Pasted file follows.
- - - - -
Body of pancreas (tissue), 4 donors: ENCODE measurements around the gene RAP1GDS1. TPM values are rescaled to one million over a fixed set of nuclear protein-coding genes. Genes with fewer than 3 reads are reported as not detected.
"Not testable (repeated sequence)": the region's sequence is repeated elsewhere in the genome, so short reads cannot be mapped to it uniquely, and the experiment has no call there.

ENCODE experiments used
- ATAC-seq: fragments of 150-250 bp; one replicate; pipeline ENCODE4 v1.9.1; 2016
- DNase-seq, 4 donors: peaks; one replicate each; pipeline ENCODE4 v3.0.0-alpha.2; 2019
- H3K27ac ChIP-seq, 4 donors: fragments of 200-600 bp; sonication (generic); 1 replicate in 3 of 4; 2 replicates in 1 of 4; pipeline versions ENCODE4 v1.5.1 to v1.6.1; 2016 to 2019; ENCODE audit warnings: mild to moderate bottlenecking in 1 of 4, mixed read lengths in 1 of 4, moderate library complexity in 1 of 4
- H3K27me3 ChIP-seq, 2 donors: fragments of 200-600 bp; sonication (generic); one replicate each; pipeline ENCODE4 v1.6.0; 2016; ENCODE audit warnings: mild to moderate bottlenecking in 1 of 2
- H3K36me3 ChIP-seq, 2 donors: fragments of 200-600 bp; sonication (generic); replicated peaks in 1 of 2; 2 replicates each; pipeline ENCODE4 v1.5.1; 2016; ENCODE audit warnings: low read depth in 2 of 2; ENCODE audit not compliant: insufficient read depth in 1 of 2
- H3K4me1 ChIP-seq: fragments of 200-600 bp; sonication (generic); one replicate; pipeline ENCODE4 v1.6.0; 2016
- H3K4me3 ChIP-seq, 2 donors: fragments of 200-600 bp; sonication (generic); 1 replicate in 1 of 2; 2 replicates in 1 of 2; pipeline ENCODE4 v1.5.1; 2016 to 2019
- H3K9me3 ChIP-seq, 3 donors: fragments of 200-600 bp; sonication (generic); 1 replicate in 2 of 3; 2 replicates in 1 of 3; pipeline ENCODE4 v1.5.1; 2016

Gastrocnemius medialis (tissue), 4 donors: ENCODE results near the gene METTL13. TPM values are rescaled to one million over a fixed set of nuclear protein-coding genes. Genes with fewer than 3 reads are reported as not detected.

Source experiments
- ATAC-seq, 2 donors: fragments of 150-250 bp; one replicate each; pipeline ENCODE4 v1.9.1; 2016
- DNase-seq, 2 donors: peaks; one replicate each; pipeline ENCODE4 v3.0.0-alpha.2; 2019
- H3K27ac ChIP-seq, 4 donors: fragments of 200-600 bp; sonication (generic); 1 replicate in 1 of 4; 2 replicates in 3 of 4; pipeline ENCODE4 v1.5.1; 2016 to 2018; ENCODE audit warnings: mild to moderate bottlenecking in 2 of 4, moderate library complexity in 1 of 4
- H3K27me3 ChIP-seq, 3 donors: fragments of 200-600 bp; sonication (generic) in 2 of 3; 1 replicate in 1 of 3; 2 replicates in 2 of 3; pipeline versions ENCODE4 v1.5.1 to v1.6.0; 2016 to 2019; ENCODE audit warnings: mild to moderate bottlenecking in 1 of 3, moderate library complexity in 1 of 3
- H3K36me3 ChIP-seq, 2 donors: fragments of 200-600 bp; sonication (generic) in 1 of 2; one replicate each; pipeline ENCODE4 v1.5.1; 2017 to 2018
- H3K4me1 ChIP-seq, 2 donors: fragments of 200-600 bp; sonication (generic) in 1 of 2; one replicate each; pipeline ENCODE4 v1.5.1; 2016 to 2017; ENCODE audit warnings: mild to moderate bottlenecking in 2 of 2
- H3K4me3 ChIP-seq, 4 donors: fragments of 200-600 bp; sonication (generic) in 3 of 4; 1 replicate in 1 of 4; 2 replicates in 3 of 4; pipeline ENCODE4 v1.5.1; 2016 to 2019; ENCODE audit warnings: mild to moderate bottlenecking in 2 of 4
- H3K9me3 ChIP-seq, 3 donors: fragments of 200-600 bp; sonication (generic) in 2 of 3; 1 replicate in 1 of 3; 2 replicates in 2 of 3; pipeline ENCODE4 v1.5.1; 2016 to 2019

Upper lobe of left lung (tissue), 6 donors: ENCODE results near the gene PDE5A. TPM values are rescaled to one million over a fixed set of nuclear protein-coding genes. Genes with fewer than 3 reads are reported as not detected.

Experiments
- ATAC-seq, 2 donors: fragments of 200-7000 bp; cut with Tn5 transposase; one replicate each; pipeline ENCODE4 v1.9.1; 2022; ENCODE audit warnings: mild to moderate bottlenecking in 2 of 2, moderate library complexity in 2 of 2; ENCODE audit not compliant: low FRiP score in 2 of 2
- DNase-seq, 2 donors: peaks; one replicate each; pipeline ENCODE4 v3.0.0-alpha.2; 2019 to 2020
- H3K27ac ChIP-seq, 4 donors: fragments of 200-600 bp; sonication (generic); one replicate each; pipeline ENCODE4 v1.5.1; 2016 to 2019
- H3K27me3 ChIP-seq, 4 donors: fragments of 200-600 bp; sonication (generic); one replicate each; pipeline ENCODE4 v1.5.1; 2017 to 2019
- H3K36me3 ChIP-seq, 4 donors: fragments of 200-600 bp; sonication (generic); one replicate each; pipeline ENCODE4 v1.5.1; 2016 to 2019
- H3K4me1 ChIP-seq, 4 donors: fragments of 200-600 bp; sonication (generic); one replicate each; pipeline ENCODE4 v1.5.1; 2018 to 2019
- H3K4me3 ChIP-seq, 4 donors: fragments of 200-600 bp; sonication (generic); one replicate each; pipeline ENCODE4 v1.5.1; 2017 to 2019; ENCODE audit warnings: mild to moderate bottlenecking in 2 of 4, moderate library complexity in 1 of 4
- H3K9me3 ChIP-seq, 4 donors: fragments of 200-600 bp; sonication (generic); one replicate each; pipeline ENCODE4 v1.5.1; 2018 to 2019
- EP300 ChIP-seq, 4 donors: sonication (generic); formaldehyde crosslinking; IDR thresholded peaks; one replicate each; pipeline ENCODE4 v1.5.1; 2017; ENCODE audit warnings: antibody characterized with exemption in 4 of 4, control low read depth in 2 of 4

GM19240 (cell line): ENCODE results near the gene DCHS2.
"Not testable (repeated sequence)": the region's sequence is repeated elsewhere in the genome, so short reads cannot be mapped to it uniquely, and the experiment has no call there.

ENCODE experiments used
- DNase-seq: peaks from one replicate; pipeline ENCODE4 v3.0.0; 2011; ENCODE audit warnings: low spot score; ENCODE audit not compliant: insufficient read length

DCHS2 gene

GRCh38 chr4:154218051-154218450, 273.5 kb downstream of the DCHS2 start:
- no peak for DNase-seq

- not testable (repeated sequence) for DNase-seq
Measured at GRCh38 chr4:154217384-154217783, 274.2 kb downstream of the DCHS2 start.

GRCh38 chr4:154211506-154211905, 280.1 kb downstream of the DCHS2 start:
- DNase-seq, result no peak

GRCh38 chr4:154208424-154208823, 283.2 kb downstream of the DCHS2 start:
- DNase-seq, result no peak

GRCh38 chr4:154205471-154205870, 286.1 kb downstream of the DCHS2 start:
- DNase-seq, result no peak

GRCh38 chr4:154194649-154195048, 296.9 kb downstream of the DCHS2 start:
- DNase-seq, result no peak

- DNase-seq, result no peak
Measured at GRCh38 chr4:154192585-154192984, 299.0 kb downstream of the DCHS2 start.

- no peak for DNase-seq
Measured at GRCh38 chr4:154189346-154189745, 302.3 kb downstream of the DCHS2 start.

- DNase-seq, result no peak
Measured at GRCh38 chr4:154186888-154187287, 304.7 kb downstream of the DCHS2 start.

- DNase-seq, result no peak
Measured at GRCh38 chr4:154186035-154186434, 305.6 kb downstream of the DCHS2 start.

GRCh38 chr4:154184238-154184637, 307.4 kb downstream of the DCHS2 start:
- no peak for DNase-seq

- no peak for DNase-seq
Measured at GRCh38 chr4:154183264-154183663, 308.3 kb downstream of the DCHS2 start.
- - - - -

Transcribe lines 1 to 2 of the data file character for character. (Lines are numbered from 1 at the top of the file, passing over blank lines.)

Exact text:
Body of pancreas (tissue), 4 donors: ENCODE measurements around the gene RAP1GDS1. TPM values are rescaled to one million over a fixed set of nuclear protein-coding genes. Genes with fewer than 3 reads are reported as not detected.
"Not testable (repeated sequence)": the region's sequence is repeated elsewhere in the genome, so short reads cannot be mapped to it uniquely, and the experiment has no call there.